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## State Space Search:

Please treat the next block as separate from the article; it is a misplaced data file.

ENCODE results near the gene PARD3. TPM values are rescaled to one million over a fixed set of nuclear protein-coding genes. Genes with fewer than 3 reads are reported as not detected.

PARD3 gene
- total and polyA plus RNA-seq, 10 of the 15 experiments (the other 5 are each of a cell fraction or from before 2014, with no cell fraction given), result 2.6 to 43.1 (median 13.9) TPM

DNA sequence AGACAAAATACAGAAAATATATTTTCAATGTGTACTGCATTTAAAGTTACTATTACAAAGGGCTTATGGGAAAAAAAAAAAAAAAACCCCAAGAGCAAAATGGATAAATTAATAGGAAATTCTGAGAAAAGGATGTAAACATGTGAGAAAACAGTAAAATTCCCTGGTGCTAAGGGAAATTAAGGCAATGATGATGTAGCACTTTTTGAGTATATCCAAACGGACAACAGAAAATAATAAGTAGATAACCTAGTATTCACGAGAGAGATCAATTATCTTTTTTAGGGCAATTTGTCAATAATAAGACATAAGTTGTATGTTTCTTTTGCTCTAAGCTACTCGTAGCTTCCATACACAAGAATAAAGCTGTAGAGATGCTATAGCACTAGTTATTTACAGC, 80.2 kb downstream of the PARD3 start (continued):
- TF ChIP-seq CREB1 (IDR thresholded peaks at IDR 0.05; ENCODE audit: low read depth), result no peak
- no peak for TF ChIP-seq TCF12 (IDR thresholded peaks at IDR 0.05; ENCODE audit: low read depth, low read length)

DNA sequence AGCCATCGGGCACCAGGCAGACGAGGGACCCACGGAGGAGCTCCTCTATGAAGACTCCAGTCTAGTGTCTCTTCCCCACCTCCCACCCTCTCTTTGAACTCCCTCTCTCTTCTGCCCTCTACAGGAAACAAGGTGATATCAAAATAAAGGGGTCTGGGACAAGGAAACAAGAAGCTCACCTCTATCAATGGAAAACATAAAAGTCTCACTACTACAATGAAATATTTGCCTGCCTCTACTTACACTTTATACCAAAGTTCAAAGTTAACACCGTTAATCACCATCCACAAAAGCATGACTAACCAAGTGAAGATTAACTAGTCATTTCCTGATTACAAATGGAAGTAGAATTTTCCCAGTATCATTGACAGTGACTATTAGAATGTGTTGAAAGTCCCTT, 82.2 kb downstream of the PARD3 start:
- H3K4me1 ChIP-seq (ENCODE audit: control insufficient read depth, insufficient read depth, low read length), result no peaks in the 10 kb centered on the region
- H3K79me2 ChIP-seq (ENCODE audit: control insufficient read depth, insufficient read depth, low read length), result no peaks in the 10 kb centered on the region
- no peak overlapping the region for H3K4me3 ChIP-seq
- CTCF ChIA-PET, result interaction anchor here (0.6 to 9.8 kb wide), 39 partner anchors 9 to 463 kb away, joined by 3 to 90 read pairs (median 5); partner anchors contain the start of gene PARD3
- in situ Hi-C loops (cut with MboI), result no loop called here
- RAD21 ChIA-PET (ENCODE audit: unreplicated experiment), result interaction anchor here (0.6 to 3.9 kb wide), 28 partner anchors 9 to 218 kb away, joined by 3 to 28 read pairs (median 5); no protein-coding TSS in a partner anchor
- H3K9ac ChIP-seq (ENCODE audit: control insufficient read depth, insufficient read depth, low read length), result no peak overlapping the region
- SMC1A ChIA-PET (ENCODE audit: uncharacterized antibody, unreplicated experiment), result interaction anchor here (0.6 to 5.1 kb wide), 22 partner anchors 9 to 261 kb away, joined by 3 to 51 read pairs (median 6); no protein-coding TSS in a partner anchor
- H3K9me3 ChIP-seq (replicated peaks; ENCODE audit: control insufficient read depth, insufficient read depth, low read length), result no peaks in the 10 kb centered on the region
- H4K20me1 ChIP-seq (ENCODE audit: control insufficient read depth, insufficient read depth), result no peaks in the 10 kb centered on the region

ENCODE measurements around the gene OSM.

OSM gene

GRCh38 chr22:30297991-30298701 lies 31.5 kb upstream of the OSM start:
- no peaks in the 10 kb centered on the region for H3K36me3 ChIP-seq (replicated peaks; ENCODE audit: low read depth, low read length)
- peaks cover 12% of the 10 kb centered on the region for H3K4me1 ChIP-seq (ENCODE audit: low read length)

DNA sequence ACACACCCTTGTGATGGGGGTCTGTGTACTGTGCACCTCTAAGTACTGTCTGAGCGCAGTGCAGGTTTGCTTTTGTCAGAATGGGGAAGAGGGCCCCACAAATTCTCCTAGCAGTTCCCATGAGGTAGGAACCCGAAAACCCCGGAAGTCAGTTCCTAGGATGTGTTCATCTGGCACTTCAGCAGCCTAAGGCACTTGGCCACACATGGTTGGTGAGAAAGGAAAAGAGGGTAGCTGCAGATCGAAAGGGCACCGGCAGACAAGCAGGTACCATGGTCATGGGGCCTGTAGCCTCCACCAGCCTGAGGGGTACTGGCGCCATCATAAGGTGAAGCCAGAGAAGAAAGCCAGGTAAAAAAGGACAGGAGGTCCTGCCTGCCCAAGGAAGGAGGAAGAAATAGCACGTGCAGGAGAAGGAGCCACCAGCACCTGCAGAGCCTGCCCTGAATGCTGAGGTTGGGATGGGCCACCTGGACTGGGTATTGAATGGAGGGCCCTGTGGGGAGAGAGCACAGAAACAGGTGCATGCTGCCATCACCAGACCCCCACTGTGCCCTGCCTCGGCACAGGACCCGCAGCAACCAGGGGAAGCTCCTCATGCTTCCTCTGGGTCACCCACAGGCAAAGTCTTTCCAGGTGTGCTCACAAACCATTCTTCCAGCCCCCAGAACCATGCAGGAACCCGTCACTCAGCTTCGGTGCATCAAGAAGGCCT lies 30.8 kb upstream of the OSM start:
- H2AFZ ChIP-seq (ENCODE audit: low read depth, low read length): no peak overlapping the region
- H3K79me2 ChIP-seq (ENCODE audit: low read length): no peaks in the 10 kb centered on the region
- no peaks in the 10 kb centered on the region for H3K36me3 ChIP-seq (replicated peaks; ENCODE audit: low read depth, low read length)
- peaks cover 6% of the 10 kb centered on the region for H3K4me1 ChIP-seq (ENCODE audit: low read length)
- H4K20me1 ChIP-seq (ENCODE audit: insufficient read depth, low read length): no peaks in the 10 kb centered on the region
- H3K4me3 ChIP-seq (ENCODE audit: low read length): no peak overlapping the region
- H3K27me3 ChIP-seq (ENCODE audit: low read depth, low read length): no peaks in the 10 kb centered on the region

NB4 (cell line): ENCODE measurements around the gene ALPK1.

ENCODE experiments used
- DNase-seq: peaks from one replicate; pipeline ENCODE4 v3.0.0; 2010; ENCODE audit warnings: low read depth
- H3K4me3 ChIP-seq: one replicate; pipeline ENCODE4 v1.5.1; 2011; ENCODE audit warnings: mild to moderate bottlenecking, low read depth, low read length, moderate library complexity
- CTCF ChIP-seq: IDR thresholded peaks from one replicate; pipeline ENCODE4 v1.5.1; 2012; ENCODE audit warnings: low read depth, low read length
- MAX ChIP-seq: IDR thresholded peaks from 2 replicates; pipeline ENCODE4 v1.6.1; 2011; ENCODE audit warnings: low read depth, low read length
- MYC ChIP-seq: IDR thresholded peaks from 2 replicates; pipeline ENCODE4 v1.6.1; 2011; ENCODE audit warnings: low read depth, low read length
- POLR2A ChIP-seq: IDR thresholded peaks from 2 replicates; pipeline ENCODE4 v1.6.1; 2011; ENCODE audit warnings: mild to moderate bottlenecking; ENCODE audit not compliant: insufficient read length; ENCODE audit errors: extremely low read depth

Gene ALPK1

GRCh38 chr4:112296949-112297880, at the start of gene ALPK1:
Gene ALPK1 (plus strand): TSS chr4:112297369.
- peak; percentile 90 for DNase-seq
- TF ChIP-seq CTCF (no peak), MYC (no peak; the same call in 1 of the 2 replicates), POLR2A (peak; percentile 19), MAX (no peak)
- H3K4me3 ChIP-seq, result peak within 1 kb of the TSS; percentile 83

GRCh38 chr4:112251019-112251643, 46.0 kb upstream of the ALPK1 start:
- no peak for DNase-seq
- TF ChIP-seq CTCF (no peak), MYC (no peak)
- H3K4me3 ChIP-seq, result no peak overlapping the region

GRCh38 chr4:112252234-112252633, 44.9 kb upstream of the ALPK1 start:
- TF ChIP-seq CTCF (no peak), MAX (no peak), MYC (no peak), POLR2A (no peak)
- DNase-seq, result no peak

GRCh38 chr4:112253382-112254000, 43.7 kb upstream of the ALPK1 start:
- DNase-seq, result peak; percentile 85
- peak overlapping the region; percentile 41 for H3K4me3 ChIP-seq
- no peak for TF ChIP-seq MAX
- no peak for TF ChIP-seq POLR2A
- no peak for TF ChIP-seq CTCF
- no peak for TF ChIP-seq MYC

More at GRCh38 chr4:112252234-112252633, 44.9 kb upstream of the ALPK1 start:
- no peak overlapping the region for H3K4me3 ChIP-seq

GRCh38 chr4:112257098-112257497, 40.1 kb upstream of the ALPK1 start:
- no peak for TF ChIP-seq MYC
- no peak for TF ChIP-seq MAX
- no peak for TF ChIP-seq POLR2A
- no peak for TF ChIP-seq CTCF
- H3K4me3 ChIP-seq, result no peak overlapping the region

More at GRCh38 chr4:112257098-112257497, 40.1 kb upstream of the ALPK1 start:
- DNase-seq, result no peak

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**State Space Search:**Breadth First and Depth First**Motivations**• Many problems can be viewed as reaching a goal state from a given starting point, e.g., the farmer-wolf-goat-cabbage problem. • Often there is an underlying state space successor function to proceed from one state to the next. • Search strategies are important methods to explore such a space to obtain the goal state.**Objectives**• Top down search • Bottom up search • Breadth first search • Depth first search • Compare breadth first and depth first**State space for tic-tac-toe game**• Represent a problem as a state space • Nodes represent discrete states, e.g., configuration of game board. • Arcs (links, edges) represent transition between states e.g., move in a game. • Analyze the structure and complexity of problem and search procedures using graph theory.**A**B C D E F G H I J K L M N O P Q Breadth-first searching • A breadth-first search (BFS) explores nodes nearest the root before exploring nodes further away • For example, after searching A, then B, then C, the search proceeds with D,E,F,G • Node are explored in the order A B C D E F G H I J K L M N O P Q • J will be found before N**Breadth-first search algorithm**Nodes are lining up to be visited in open.closed keeps track of all the nodes visited already.**A trace of**breadth-first algorithm B is not the goal.Put his children onto the queue.Put him in closed. He is done. | | | Items between red bars are siblings. | | | | | | | | | | | | goal is reached or open is empty.**Progress at iteration 6**open contains the nodes whose children have not been looked at yet. The queue is also called the frontier of the search. closed contains the nodes that have been visited, i.e., nodes that have been opened or expanded. | | | | | | | | | | | | | | |**A**B C D E F G H I J K L M N O P Q Breadth-first searching summary**A**B C D E F G H I J K L M N O P Q Depth-first searching • A depth-first search (DFS) explores a path all the way to a leaf before backtracking and exploring another path • For example, after searching A, thenB, then D, the search backtracks and tries another path from B • Node are explored in the order A B D E H L M N I O P C F G J K Q • N will be found before J**The depth-first search algorithm**This is the only difference between depth-first and breadth-first.**A trace of**depth-first algorithm top of stack**Snap shot at iteration 6**frontier visited**Recursive depth-first search algorithm**• DFS(node v) { visit(v) for each child w of v, DFS(w)} • Recursion uses a stack to store data for previous calls. The children nodes (w’s)are placed on the undeclared (implicit) stack. • Breadth first uses a queue instead of a stack, no recursion. • At any given time, the top of the stack contains only the node on a path from the root to a goal. • The stack only needs to be large enough to hold the deepest search path. • When a goal node is found, the path can be extracted from the stack as the recursion unwinds.**Search sequences of depth-first and breadth-first**Breadth first: A, B, C, … Depth first: 1, 2, 3, …**Comparing the ordering of search sequences**• Determine the order of nodes (states) to be examined • Breadth-first search • When a state is examined, all of its children are examined, one after another • Explore the search space in a level-by-level fashion • Depth-first search • When a state is examined, all of its children and their descendants are examined before any of its siblings • Go deeper into the search space where possible**Summary**• Graph representation • Nodes are problem solution states • Arcs are steps in problem solving • State Space Search • Find a solution path from start state to goal state. • Determine complexity of problem • Many problems (TSP) have exponential complexity, impossible to search exhaustively • Strategies to search large space need heuristic to reduce space and time complexity